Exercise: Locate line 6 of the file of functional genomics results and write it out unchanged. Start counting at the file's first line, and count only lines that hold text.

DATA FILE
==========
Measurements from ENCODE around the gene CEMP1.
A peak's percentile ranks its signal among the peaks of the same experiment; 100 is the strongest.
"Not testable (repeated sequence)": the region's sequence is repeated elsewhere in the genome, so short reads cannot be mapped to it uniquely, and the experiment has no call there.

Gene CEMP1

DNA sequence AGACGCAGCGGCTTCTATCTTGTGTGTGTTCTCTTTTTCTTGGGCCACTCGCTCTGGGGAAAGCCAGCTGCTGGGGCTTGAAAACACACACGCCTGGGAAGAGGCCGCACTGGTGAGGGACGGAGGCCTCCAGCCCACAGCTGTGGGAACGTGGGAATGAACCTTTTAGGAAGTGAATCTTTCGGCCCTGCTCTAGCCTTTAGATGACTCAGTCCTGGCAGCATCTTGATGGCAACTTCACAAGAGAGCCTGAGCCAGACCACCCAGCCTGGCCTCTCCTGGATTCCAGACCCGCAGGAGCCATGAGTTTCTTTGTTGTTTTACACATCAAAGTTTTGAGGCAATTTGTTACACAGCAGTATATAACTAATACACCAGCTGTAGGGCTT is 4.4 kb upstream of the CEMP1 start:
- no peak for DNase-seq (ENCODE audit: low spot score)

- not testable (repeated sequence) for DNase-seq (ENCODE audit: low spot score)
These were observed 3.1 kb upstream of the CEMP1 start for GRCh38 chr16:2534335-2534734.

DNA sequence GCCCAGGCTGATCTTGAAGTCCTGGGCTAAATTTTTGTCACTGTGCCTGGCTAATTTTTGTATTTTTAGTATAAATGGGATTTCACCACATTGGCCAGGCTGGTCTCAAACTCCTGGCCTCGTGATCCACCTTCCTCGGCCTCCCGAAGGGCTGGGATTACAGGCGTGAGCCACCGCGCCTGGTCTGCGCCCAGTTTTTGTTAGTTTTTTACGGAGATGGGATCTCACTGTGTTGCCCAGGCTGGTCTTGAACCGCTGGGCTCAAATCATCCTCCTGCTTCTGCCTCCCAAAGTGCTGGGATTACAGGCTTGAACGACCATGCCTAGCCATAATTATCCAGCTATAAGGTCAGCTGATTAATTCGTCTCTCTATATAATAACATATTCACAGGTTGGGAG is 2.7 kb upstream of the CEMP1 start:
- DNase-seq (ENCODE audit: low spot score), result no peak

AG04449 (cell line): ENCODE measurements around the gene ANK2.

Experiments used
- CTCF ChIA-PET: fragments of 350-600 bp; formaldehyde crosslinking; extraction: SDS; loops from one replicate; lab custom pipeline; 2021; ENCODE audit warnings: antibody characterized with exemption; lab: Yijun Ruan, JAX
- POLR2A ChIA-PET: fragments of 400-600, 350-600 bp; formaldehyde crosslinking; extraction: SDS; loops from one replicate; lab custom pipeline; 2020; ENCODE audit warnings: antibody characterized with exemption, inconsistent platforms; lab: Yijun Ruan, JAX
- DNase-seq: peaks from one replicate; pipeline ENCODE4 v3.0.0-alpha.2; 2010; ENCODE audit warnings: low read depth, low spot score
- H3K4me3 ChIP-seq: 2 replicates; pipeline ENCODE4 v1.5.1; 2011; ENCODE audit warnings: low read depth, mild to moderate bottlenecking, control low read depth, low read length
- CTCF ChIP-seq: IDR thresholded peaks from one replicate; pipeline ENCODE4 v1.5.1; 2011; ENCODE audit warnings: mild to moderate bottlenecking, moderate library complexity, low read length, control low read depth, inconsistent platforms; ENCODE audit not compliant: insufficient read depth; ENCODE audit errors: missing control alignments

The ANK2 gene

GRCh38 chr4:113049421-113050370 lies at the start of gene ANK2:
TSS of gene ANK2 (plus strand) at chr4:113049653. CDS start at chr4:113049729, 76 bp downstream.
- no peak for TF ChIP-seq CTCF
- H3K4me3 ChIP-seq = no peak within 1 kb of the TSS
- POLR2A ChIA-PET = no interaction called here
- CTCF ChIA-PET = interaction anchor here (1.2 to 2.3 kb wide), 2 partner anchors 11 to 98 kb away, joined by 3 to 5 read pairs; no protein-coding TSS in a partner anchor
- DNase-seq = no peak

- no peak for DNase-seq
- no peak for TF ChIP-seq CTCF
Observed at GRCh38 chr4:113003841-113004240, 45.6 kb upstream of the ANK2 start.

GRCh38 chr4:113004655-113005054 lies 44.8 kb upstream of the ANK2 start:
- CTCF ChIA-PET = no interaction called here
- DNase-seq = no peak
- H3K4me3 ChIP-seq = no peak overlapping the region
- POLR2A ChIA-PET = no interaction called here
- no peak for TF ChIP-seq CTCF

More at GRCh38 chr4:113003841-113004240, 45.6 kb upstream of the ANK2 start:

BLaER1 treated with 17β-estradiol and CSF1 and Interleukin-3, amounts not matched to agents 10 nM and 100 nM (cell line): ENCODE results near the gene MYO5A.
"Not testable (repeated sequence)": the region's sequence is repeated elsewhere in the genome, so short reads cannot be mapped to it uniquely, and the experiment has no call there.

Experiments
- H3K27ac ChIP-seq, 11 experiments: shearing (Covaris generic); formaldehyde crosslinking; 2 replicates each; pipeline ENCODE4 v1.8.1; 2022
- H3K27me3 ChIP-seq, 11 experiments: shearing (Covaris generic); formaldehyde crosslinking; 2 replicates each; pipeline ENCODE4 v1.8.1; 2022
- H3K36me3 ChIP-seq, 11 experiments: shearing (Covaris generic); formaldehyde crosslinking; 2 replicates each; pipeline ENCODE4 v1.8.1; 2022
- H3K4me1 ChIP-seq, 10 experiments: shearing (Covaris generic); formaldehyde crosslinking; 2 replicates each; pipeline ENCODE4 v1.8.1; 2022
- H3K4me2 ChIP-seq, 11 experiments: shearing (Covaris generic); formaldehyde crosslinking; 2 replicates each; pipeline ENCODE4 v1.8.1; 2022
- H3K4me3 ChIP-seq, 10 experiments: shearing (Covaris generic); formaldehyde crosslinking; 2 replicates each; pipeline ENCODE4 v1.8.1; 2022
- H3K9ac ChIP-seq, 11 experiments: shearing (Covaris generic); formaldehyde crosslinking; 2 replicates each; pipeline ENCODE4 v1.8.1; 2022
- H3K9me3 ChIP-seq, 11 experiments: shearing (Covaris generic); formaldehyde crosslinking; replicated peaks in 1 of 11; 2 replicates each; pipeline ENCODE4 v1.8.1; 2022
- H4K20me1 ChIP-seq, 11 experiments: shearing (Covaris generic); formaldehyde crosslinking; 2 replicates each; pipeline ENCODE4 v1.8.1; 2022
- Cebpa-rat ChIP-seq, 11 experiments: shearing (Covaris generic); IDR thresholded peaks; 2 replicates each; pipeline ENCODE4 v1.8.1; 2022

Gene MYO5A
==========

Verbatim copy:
- no peak for DNase-seq (ENCODE audit: low spot score)